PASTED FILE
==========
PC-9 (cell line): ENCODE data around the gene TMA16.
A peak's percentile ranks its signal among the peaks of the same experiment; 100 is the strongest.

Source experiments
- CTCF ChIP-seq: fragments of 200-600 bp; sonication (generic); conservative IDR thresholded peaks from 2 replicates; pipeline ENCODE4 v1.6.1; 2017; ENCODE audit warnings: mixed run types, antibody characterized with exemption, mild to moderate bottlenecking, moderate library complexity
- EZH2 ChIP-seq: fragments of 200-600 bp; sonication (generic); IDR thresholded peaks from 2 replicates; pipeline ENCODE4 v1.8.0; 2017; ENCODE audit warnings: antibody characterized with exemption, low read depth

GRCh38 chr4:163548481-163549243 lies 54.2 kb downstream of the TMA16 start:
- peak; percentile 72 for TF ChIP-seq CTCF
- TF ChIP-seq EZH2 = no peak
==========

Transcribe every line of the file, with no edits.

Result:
PC-9 (cell line): ENCODE data around the gene TMA16.
A peak's percentile ranks its signal among the peaks of the same experiment; 100 is the strongest.

Source experiments
- CTCF ChIP-seq: fragments of 200-600 bp; sonication (generic); conservative IDR thresholded peaks from 2 replicates; pipeline ENCODE4 v1.6.1; 2017; ENCODE audit warnings: mixed run types, antibody characterized with exemption, mild to moderate bottlenecking, moderate library complexity
- EZH2 ChIP-seq: fragments of 200-600 bp; sonication (generic); IDR thresholded peaks from 2 replicates; pipeline ENCODE4 v1.8.0; 2017; ENCODE audit warnings: antibody characterized with exemption, low read depth

GRCh38 chr4:163548481-163549243 lies 54.2 kb downstream of the TMA16 start:
- peak; percentile 72 for TF ChIP-seq CTCF
- TF ChIP-seq EZH2 = no peak